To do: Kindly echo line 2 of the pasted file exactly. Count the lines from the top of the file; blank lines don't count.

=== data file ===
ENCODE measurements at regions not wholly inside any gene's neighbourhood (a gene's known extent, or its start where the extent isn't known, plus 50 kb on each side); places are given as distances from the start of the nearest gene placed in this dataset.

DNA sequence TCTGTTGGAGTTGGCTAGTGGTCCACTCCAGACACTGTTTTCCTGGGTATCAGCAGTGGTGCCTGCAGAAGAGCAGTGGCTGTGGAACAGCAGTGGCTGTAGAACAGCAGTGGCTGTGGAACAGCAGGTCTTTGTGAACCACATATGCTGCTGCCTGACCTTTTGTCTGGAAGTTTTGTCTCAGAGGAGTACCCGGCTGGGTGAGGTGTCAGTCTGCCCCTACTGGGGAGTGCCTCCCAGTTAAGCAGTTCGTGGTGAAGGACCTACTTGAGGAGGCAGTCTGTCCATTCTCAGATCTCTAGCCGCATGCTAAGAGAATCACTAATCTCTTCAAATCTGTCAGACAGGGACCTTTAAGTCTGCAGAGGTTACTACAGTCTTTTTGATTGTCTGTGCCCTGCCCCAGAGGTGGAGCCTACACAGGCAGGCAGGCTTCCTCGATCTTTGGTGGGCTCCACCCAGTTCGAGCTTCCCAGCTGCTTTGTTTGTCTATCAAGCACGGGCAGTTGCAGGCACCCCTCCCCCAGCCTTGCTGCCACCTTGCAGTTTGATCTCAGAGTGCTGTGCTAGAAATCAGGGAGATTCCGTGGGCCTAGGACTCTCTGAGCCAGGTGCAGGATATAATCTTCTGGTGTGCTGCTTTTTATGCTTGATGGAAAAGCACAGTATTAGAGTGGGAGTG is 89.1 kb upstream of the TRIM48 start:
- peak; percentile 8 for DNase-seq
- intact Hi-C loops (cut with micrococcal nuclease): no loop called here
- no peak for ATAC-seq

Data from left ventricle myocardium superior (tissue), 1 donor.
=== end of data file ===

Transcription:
DNA sequence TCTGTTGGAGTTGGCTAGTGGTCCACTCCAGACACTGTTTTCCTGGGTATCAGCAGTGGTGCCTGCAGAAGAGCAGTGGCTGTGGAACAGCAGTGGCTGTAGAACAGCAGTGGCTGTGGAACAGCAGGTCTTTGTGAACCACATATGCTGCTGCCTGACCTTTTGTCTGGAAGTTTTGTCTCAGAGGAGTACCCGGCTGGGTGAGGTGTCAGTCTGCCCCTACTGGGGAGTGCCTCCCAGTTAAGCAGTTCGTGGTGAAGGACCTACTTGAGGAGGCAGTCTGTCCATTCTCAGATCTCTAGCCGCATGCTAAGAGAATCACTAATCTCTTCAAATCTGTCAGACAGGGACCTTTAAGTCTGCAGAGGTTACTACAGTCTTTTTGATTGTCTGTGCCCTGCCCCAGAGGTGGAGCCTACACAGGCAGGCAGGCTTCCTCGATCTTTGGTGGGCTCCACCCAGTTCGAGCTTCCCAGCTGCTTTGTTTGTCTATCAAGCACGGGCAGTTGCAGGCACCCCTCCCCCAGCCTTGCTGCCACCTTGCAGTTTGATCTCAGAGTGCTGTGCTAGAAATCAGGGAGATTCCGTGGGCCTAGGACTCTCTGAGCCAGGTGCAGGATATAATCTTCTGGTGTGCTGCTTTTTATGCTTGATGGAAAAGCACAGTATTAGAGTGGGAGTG is 89.1 kb upstream of the TRIM48 start: